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Does anemia caused by thalassemia have symptoms different from those of regular anemia?

Not usually: Usually the symptoms of thalassemia are the same as anemia due to other causes. You should be evaluated by a doctor, preferably a hematologist who can help figure out the cause of your anemia. ...Read more

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Is it safe for a person with aplastic anemia to exercise?

Please ask your doct: Exercise is crucial for everyone. The amount of exercise and the type of exercise will be dependent on your blood count and your general physical condition. Your doctor may recommend just walking or gentle bike riding. The treatments for aplastic anemia may govern the types of exercise, as well. ...Read more

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I have pernicious anemia I don't take my B12 shot as directed before my regular check up and my levels show up fine. What does it mean?

I have pernicious anemia I don't take my B12 shot as directed before my regular check up and my levels show up fine. What does it mean?

Diagnosis confirmed?: Some people with PA can absorb some B12 orally, just not efficiently. Furthermore, B12 can last a while in the body before being depleted. If B12 is administered as injection intermittently, that may be enough to keep levels normal. ...Read more

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Should I see a specialist for anemia, or can my regular doctor take care of it?

Start with primary: Start off by getting a basic evaluation by your primary and if your primary doctor requires further consults, he/she will recommend you to the appropriate service. ...Read more

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Might exercise induced asthma be a symptom of anemia?

No: They are not related. But...If you are anemic and you are exercising, you will get tired and/or short of bresth faster and you may think that your asthma is "kicking in" during exercise. Or you could also be getting short of breath from both. Please seek prompt medical attention. ...Read more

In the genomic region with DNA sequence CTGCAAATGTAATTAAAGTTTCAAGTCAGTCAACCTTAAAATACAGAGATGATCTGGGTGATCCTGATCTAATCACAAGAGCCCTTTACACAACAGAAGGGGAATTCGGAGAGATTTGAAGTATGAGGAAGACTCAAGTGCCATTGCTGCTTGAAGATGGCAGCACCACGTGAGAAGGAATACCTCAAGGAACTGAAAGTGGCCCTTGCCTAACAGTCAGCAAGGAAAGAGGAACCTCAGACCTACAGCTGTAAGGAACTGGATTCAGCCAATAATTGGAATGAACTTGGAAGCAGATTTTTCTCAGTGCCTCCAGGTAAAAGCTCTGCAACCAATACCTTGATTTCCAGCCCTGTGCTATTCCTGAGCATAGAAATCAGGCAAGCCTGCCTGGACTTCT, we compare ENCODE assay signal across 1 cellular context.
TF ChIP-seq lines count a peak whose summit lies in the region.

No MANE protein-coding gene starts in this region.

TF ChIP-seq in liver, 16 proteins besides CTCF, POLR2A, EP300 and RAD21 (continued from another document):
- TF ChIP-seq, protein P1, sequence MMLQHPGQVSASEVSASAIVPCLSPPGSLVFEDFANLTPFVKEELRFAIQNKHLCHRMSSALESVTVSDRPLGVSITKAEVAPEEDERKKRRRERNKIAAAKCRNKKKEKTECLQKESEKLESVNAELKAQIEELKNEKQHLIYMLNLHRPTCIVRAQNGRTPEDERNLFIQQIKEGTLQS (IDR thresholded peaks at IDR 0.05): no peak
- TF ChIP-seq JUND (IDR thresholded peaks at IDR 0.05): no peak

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Possible for exercise induced asthma be a symptom of anemia?

Possible for exercise induced asthma be a symptom of anemia?

No: It is possible that either you have exercise induced asthma and anemia from another cause, or you are exercise-induced fatigue is a result of your anemia rather than asthma. The best way to observe exercise-induced asthma, is to do exercise in the controlled setting like the physicians office. Following exercise in the office, the position can you do pulmonary function testing, a worse test =. ...Read more

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I have had a constant headache, worse with exercise. I was recently diagnosed with anemia. Should I see my doctor?

I have had a constant headache, worse with exercise. I was recently diagnosed with anemia. Should I see my doctor?

Yes: It sounds like there are many possible reasons for you to have these symptoms. The symptoms may be coincidence, medication related, or result from the same underlying cause. Go ahead and make an appointment with your doctor to address this and get to the bottom of it. Take care. ...Read more

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I'm 41 with regular period every month, have a fibrous and was diagnosed with anemia now im 20 days late. Can anemia or fibrous cause this?not pregnat

I'm 41 with regular period every month, have a fibrous and was diagnosed with anemia now im 20 days late. Can anemia